UAE's Ducab plans overseas manufacturing operations

The subsidiary of Abu Dhabi's Senaat exports 60% of its output

Dubai, United Arab Emirates - Interview with Andrew Shaw, Managing Director of Ducab at WETEX, Dubai International Convention and Exhibition Centre.  Leslie Pableo for The National for Jennifer Ghana's story
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UAE cable maker Ducab plans to establish manufacturing bases in the region as it looks to capitalise on the Middle East's growing wind and solar energy market by supplying specialised cables for the sector, according to the company's managing director.

"We're looking at the broader region, Saudi [Arabia] is very difficult because of the capacity," Andrew Shaw told The National. "We want to access the market and find a way to get in but it makes sense for us to look into the broader region.

Ducab, a subsidiary of Abu Dhabi's industrial holding company Senaat, is exploring opportunities in Iraq, Syria and pockets of North Africa as well as East Africa and India, where there is significant demand for cables.

"These are areas where there is economic development and where you have economic development, you have cable demand," said Mr Shaw. He added that for more developing markets on their radar, the company prefers to build rather than buy assets.

"Solar is growing so we've developed products to supply this industry, and we also take those products and sell them overseas."

Renewables have seen high capacity insatllation in recent years in the oil-exporting countries of the Middle East, where with Saudi Arabia and the UAE are implementing large-scale clean energy schemes. Saudi Arabia, the world's largest oil exporter, is looking to add up to 40 gigawatts of capacity in photovoltaic and 3.2GW in concentrated solar power over the next decade. Dubai is looking to generate 25 per cent of its energy requirements from renewable sources by 2030 and 75 per cent by 2050 as part of its clean energy drive.

Ducab operates three business units: wires and cables; a high-voltage cable business in a joint venture with Dubai Electricity and Water Authority and the Department of Energy Abu Dhabi; and the Ducab Aluminium Company, which supplies aluminium rods and conductors.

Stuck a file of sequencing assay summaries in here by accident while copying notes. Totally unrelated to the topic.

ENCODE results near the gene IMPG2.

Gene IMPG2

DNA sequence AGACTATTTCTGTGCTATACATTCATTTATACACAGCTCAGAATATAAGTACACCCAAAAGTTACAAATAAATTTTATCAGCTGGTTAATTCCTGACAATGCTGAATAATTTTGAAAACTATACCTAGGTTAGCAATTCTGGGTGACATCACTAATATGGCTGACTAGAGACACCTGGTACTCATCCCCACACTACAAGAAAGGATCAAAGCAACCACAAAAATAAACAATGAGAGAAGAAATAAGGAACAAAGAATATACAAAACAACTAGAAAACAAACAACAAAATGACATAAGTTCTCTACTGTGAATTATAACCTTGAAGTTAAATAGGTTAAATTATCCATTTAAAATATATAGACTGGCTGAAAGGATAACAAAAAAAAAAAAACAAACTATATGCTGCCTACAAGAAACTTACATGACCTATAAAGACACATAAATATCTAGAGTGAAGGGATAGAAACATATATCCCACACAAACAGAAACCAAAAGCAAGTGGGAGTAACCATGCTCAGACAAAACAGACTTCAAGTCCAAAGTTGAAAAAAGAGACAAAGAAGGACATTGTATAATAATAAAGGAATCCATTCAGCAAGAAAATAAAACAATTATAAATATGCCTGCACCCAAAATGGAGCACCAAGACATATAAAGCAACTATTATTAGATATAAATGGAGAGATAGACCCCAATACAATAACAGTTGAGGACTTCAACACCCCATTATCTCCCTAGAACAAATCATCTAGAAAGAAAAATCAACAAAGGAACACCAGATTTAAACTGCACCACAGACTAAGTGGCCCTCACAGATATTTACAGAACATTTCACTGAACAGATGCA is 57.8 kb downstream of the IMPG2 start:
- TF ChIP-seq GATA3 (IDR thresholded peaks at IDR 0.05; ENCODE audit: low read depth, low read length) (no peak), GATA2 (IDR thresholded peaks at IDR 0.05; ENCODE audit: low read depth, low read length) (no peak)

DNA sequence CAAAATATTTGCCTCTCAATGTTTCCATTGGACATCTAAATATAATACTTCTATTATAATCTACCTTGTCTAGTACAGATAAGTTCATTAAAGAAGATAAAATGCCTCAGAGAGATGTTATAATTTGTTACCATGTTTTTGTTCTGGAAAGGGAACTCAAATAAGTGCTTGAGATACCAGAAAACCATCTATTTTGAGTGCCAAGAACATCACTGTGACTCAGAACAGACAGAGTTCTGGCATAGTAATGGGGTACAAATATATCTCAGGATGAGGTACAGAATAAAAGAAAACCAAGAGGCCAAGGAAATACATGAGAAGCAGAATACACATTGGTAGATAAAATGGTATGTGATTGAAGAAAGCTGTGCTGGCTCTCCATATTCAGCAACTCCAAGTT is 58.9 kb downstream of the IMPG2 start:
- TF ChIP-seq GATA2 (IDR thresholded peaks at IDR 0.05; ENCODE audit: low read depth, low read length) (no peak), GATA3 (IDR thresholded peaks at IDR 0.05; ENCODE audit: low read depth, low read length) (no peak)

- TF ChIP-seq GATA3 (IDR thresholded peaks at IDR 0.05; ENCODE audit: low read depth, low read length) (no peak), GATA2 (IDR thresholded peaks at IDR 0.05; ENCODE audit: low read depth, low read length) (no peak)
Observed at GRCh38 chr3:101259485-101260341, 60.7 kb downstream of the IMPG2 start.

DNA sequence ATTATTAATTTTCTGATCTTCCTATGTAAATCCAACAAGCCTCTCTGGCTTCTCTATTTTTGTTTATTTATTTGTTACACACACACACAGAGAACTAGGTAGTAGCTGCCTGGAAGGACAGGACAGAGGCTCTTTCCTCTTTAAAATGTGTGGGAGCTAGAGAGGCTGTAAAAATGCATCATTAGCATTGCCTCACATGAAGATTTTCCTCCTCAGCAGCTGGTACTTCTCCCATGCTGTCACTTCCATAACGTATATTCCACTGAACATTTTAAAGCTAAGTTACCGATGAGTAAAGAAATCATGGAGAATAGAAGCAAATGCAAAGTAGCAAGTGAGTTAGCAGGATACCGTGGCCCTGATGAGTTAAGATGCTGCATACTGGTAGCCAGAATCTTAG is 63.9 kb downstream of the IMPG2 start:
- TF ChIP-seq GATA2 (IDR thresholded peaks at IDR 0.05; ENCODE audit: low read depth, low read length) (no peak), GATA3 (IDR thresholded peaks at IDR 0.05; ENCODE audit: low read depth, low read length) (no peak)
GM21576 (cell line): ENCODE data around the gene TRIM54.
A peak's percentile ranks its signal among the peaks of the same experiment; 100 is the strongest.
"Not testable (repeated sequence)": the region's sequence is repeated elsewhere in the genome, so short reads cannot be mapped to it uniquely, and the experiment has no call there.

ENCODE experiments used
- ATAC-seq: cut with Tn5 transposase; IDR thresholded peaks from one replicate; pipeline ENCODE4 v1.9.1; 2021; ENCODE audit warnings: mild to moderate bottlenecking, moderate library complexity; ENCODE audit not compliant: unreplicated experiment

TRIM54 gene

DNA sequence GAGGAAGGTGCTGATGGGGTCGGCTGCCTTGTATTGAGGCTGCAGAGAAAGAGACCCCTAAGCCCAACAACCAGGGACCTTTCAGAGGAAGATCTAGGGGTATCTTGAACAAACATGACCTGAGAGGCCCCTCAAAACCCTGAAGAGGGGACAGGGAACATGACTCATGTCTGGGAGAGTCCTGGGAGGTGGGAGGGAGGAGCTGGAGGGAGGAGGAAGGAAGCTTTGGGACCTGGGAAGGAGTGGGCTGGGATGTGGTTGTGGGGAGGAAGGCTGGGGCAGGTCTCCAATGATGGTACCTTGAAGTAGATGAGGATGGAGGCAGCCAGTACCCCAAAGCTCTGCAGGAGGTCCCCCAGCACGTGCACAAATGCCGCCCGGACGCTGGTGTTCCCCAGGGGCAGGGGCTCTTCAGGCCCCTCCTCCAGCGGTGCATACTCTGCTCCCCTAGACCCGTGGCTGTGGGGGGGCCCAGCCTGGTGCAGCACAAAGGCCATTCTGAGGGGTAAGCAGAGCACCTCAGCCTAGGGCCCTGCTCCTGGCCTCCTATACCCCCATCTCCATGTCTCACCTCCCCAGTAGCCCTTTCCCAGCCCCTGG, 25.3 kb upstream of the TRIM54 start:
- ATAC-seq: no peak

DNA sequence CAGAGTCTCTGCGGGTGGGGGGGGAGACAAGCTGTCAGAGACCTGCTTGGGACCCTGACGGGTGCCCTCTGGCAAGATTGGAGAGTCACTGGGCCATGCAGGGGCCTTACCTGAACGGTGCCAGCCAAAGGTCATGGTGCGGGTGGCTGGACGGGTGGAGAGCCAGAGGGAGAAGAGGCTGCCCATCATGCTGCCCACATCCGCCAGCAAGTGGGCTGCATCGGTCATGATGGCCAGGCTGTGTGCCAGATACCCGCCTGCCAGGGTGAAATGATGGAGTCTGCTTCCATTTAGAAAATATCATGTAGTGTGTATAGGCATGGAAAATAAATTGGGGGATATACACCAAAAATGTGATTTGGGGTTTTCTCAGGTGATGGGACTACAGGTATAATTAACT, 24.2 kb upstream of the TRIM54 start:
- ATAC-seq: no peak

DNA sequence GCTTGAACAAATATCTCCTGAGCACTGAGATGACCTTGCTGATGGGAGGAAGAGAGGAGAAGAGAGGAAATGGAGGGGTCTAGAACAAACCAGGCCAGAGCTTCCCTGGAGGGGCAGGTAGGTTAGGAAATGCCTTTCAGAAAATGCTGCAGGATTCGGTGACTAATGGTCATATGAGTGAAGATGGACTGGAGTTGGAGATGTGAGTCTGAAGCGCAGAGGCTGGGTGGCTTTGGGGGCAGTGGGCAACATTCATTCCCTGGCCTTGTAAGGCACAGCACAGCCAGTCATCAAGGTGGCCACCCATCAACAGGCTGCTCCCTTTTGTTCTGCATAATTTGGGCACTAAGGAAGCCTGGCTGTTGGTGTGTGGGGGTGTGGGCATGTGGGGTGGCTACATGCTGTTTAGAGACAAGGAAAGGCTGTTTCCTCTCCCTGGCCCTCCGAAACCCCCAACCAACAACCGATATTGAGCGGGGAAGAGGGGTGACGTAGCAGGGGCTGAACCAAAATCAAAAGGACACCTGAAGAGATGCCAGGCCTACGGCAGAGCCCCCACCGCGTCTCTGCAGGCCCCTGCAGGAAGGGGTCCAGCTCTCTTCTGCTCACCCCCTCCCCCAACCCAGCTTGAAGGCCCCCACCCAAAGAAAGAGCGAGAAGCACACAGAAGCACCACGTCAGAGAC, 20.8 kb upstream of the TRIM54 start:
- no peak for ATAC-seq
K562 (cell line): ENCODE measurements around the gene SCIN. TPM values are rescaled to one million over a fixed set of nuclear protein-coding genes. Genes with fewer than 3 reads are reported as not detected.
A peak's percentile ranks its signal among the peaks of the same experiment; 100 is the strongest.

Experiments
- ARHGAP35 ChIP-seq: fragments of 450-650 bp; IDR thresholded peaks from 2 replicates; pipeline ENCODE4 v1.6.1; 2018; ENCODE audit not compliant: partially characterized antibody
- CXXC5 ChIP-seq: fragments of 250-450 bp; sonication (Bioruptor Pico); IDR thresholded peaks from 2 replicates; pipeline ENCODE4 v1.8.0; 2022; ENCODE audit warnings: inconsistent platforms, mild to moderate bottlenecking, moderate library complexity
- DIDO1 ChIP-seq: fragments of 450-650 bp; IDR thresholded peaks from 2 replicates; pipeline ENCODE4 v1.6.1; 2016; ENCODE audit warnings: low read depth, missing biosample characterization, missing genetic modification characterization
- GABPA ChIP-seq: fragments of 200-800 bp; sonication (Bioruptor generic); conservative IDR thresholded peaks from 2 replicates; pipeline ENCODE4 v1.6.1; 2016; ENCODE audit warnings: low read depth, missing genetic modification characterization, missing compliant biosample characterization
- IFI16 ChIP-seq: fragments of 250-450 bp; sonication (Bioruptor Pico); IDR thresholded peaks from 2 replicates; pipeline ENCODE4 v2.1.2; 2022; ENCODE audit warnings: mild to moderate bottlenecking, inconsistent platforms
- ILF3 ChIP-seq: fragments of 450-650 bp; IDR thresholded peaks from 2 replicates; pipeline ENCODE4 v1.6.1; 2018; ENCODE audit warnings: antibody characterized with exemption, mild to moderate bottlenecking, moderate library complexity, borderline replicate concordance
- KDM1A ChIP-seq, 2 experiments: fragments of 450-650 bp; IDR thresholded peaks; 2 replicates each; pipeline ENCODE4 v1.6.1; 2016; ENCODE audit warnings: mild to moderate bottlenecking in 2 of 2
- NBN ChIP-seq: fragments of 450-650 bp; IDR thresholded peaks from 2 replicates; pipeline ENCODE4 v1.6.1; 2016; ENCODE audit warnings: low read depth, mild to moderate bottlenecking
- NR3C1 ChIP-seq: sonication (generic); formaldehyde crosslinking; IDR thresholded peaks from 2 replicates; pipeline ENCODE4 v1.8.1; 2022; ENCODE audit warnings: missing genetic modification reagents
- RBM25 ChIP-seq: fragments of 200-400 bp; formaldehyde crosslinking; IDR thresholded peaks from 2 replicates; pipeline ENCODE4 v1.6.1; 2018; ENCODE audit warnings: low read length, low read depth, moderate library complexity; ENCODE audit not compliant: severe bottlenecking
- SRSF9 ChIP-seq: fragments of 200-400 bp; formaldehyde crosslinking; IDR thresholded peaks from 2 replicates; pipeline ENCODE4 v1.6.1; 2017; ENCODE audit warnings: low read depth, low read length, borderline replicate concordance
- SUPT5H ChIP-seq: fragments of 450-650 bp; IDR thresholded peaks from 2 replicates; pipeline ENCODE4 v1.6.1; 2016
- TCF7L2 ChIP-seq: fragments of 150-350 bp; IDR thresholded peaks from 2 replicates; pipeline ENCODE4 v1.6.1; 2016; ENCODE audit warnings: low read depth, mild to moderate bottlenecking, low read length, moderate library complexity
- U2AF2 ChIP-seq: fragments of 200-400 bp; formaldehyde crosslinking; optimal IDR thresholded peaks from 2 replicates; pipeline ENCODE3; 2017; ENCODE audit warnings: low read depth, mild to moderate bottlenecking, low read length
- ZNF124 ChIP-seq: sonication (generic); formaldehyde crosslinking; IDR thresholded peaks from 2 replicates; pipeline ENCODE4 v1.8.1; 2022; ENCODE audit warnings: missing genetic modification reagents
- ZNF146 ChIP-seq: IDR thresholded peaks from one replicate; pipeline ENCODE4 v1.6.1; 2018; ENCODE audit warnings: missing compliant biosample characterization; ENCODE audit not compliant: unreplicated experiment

Around 60 per cent of its output is exported, with the company aiming to grow its volumes slightly in the cables business and quite significantly in Ducab Aluminium Company, after its first full year of operation. The aluminium business, which has a capacity of 50,000 tonnes, was established in 2018 with an investment of Dh220 million from its parent company.

Ducab, which supplies cables and rods for large UAE projects such as the Sheikh Mohammed bin Rashid Solar Park and the Barakah nuclear power plant, is diversifying into more specialised products, supplying international clients in the wind, solar and nuclear sectors.

"We've done all of the power cables for Barakah and on the back of that we've also been able to supply the nuclear programme in South Korea," said Mr Shaw.

Ducab is also developing a range of cables for the wind industry, even though the sector is fairly nascent in the region. The company was the supplier for a wind scheme in the Dhofar region of Oman and provided its cables for a number of wind projects in North Africa.

The company is bullish on growth in Iraq, where large-scale redevelopment of damaged utilities and oil and gas infrastructure is needed after decades of conflict.

"It's relatively slow growth, we have a very active agent based in southern Iraq, in Basra," said Mr Shaw. "At the moment, we're supplying overhead lines and a couple of companies [that are] part of the grid rebuild. We're [also] supplying cables for the oil and gas industry."

Ducab, now in its 40th year of operation, has allocated Dh115m in capital expenditure so far this year, as it looks to increasingly adopt automation on to its factory floor.

About Dh3m has been dedicated to factory automation over the past two years, as the company collates data to further improve efficiency across its product lines.